Creating 'Indy Media' -- how do I start?

I meet so many people who dream of firing up some kind of modest interface with the world where they can communicate their knowledge and wisdom. Not a full-on newspaper but just a simple conduit where they can pump out ideas and pass on information.
Do it! Building out your independent media voice a worthwhile challenge -- in fact the world depends on it. But you have to get ready to educate yourself about social media platforms and web trends and no whining about “I don’t like the Internet”! Hahahahaha!
(Disclaimer: If you are attacking one person or institution; or attacking an individual person whether a public figure or private figure; if you are dreaming of using your voice as a revenge tool or something of that nature; that is not what I am talking about. That’s not journalism.)

Let's take a minute and sketch out a super basic outline for what you need to set up some kind of media platform to share your ideas with the world. Just so you can think about it.

Go get a big sheet of paper. Yes, do it, and a great big pen or a crayon. At the top of your paper write out the point of what you want to do with your media project. Because it *is* a project. Be specific. Be focused. Make it something positive, something that involves building a network of positivity. These projects work best in the long run. Because you’re going to be building a community around it, right?
Ask yourself: Is it an activist thing? Maybe you're mad about corruption in City Hall, you want to slow down breakneck gentrification or you want to educate people about the idea for a single payer health care system in your state? Maybe you like cultural preservation, such as setting down recipes from your family or neighborhood and telling stories about them for the historical record? Or you could be a teenager who wants to support fashion design or music recordings by your peers.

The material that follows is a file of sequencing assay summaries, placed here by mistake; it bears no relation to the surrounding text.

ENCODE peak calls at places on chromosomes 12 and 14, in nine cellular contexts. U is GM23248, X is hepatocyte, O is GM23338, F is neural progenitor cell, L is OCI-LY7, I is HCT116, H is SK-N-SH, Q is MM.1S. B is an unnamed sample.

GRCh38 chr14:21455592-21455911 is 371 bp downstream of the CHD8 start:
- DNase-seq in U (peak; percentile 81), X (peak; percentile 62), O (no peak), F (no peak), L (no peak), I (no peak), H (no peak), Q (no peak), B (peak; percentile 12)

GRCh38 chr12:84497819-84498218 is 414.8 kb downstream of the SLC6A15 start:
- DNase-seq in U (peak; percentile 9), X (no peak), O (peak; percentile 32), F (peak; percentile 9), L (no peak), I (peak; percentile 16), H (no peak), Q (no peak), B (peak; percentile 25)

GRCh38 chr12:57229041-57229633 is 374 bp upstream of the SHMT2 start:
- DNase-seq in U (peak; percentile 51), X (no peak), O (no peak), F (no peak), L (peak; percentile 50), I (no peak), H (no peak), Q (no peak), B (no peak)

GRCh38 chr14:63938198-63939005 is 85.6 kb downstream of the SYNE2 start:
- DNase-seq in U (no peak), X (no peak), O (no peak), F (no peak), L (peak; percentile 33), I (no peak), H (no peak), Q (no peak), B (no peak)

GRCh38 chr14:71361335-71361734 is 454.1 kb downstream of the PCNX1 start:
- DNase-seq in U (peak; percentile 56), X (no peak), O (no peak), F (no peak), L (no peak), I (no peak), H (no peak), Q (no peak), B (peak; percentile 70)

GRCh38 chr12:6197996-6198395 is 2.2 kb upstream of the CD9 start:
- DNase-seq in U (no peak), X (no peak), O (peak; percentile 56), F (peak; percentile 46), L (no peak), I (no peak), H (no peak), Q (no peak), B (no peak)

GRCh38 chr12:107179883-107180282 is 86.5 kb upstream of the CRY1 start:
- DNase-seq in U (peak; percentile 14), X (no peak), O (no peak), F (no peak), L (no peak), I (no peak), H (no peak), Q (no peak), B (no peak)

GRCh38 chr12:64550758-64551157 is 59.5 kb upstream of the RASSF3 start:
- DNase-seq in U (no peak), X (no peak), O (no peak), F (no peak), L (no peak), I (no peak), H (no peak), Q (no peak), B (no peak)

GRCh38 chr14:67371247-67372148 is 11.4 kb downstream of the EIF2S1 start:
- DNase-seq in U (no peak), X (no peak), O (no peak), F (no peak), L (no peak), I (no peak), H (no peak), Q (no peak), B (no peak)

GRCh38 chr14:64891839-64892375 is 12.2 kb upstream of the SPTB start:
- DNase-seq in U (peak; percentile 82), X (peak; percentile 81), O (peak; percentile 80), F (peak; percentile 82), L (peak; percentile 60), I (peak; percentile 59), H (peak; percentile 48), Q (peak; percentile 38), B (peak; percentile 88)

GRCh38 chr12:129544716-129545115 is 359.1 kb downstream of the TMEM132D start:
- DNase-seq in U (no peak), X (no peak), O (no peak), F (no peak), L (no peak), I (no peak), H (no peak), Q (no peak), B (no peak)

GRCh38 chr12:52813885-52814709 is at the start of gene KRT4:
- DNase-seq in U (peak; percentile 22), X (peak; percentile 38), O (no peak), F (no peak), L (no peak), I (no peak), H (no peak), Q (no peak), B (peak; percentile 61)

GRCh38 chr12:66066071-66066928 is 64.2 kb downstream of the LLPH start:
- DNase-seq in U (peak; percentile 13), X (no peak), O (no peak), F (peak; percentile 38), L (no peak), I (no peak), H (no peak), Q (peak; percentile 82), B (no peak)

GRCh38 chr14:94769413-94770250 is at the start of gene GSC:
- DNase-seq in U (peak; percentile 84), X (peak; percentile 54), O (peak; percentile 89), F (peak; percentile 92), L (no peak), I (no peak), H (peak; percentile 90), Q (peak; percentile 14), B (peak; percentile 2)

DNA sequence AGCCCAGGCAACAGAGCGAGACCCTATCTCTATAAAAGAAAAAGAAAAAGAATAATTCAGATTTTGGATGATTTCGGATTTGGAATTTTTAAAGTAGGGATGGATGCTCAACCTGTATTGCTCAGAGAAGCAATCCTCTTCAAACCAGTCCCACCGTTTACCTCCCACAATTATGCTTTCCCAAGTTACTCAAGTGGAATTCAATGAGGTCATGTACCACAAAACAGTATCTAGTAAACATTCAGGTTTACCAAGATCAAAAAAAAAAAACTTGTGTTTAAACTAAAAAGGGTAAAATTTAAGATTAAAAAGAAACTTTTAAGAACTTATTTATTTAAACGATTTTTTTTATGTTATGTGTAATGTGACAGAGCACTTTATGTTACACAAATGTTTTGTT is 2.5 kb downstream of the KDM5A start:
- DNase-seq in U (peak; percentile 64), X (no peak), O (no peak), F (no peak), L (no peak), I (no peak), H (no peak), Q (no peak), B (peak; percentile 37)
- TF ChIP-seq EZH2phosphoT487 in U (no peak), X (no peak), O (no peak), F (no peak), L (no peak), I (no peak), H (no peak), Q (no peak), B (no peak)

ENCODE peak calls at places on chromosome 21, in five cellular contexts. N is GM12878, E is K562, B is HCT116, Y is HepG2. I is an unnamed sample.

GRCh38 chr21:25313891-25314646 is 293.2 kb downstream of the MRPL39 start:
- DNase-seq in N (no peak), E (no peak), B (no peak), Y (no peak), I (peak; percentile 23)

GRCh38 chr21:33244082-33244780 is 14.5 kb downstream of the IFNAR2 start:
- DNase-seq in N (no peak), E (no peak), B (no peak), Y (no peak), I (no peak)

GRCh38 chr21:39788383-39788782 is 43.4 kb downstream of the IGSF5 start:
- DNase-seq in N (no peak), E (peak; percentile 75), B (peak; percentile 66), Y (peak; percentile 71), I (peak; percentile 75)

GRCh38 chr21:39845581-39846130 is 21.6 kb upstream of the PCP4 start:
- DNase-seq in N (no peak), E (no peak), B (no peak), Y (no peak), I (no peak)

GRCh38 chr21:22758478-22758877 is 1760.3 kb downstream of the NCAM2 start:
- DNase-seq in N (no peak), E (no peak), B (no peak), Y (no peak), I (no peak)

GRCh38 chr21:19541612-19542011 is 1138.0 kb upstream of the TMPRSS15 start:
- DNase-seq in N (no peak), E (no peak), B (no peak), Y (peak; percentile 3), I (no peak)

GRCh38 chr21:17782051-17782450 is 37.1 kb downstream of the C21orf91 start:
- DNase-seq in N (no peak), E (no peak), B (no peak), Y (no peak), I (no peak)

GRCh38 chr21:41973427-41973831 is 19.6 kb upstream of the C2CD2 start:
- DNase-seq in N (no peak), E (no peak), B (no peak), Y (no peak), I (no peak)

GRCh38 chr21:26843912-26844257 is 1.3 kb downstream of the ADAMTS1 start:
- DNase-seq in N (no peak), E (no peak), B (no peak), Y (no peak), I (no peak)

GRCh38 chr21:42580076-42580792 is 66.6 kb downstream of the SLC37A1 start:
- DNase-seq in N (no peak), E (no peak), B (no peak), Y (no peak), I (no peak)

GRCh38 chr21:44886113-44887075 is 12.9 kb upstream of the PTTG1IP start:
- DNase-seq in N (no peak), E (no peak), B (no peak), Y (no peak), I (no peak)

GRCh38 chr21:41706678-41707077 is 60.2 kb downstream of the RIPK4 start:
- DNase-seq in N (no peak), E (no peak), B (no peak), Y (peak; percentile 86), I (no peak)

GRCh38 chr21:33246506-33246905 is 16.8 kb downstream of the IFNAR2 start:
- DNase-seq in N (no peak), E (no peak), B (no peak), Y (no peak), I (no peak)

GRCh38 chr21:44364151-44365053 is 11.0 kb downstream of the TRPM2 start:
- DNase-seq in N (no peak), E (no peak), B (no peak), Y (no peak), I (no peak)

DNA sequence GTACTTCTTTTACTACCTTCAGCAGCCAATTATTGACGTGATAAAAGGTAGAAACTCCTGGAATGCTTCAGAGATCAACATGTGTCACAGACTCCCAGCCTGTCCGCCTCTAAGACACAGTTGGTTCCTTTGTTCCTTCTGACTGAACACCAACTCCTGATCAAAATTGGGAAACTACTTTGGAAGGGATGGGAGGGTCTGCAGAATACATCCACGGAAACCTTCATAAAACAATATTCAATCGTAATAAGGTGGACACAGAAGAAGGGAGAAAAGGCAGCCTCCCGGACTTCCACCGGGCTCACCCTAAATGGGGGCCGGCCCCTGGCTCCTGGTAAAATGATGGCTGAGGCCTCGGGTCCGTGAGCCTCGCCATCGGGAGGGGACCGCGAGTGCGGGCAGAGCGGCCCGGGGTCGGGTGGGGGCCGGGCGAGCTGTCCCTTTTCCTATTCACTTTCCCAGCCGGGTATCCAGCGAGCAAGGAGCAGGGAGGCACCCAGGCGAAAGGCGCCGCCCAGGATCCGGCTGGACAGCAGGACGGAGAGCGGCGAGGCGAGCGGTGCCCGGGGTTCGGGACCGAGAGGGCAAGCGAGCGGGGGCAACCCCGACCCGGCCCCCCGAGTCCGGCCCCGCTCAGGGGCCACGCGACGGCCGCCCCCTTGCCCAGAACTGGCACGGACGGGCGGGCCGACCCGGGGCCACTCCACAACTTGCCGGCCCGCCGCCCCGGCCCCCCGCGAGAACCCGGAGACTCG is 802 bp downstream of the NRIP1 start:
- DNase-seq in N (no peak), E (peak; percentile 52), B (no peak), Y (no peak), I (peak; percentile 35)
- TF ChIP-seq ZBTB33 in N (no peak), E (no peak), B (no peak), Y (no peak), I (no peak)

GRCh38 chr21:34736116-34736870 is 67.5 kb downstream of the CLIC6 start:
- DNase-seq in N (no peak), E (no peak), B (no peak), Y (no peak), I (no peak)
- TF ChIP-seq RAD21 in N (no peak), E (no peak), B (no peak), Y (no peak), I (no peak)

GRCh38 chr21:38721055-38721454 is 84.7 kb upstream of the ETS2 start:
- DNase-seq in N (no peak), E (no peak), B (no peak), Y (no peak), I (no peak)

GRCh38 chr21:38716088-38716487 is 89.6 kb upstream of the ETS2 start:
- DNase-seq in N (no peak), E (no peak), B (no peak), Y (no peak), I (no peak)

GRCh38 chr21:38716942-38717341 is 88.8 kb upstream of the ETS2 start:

Come up with a statement of what you want to achieve using descriptive words, with a verb in the statement. Be clear about the verb. The more focused you are, the easier this whole thing will be. At this point consider naming it -- again, using descriptive words other people will use to find you. Don’t be obscure, be specific, because you don’t want to miss people who are looking for your message. Your blog’s name and a brief description of what you want to accomplish with it -- these words typed into digital space become the magnet that draws together your (future) community using SEO, the magic of “search engine optimization.” Magic is an overstatement, but you get the idea. More on that another time.

Now write down a time frame for your media project. First: How long are you committed to doing it? Just for the duration of New York Fashion week is totally fine; jumping into coverage of a situation that shows no sign of resolution is harder but equally fine -- just so long as you are clear on what you are committing to. And then: How many times a day will you feed it? Once? Twice? Four times? 30 times? WRITE IT DOWN. Thirty times is probably too many, unless you're live-tweeting the Olympic figure skating finals, which might demand even more than that? Be specific, write out a plan. Do your research on what trend-setters in your media field do. Curate digital lists of your favorite trendsetters and connect with them too.